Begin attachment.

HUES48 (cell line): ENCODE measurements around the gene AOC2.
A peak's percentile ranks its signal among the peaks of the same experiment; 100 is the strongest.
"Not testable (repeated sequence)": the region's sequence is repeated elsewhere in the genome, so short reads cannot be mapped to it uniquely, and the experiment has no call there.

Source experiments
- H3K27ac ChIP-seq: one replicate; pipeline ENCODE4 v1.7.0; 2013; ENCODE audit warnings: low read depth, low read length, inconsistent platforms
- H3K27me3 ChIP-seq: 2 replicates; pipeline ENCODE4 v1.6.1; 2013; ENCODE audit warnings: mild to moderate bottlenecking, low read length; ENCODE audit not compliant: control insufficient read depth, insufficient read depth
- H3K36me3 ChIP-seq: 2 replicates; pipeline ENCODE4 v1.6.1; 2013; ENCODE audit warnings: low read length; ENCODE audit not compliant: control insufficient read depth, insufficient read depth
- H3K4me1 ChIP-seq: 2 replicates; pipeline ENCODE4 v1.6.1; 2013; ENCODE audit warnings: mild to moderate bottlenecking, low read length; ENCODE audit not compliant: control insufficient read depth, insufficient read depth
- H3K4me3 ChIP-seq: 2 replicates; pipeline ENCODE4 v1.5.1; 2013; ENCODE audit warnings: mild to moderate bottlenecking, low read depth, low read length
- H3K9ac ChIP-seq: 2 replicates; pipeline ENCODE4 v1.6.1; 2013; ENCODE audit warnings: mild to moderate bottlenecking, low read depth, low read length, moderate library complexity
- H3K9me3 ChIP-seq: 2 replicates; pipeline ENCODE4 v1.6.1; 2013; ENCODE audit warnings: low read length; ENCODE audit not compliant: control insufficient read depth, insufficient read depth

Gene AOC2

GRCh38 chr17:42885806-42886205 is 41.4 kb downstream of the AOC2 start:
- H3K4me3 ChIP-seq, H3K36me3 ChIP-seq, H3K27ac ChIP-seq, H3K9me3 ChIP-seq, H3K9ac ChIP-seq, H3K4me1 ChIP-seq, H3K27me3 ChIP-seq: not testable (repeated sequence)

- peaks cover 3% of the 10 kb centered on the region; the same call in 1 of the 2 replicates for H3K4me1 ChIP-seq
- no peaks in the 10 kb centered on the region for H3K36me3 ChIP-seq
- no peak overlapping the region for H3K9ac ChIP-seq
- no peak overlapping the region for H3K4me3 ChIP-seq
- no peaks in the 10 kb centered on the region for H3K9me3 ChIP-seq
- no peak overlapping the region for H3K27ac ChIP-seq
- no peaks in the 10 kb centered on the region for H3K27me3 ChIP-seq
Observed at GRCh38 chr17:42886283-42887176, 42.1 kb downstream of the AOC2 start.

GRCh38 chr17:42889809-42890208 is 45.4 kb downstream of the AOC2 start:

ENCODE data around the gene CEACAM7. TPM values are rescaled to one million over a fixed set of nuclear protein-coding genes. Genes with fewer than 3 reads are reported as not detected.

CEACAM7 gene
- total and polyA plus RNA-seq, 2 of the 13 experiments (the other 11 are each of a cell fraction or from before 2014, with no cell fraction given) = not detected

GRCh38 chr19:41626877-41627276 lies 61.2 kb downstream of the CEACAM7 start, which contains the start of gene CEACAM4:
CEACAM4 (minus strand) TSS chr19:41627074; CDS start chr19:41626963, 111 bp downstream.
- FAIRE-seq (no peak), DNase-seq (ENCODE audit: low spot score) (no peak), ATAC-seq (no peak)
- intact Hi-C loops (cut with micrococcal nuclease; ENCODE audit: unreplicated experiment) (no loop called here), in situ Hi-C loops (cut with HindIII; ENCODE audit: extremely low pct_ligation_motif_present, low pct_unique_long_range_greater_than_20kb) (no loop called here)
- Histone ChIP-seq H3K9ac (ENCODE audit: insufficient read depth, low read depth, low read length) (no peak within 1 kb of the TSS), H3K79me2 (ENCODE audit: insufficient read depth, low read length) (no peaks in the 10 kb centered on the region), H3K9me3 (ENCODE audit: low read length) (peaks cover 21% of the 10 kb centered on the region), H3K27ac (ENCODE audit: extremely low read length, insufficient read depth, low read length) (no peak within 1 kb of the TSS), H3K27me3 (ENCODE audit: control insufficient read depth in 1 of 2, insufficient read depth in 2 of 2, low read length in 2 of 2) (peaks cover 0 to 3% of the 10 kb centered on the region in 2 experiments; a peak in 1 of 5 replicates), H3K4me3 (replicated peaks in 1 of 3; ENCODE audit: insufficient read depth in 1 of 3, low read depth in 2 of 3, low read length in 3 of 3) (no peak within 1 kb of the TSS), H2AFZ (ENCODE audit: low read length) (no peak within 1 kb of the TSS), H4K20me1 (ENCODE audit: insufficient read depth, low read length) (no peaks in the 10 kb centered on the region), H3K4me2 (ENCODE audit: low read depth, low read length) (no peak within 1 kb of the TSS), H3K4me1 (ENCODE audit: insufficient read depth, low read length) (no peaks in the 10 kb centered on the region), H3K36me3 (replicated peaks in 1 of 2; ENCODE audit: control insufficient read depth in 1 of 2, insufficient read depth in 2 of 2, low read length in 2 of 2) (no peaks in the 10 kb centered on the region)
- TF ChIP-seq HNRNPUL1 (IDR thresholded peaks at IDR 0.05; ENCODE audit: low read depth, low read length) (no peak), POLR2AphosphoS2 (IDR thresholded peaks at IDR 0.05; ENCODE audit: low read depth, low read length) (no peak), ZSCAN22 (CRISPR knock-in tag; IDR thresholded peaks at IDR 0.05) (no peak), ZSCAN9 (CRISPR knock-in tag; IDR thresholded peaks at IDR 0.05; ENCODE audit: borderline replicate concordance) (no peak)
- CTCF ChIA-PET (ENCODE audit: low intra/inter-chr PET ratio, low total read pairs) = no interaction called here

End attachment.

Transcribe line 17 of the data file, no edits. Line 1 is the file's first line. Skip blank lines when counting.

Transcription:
- no peak overlapping the region for H3K9ac ChIP-seq